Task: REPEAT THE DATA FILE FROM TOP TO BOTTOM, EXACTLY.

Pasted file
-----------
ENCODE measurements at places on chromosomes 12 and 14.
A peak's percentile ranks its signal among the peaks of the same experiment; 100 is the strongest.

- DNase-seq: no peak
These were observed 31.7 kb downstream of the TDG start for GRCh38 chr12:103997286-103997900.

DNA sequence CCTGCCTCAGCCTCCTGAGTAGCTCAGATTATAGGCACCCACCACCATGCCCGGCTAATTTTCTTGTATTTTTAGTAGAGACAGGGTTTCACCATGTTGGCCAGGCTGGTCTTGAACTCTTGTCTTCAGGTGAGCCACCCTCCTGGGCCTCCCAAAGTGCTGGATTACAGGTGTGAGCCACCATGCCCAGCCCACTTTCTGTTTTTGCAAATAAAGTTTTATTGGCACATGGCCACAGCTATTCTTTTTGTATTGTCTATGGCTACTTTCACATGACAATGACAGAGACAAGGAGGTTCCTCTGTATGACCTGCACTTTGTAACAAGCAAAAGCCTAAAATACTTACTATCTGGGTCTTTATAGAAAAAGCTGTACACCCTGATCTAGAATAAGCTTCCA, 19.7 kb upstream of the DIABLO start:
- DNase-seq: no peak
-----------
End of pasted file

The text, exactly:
ENCODE measurements at places on chromosomes 12 and 14.
A peak's percentile ranks its signal among the peaks of the same experiment; 100 is the strongest.

- DNase-seq: no peak
These were observed 31.7 kb downstream of the TDG start for GRCh38 chr12:103997286-103997900.

DNA sequence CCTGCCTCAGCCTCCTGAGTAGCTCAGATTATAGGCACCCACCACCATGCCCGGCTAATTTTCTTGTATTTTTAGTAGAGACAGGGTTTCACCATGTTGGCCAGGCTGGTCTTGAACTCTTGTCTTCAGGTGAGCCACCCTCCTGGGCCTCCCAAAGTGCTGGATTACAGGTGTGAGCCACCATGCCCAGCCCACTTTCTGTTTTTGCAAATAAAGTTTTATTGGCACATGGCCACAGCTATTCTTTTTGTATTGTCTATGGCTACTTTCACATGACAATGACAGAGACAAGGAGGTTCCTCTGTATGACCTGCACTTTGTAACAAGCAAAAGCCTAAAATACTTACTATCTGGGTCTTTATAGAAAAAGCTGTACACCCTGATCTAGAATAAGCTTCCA, 19.7 kb upstream of the DIABLO start:
- DNase-seq: no peak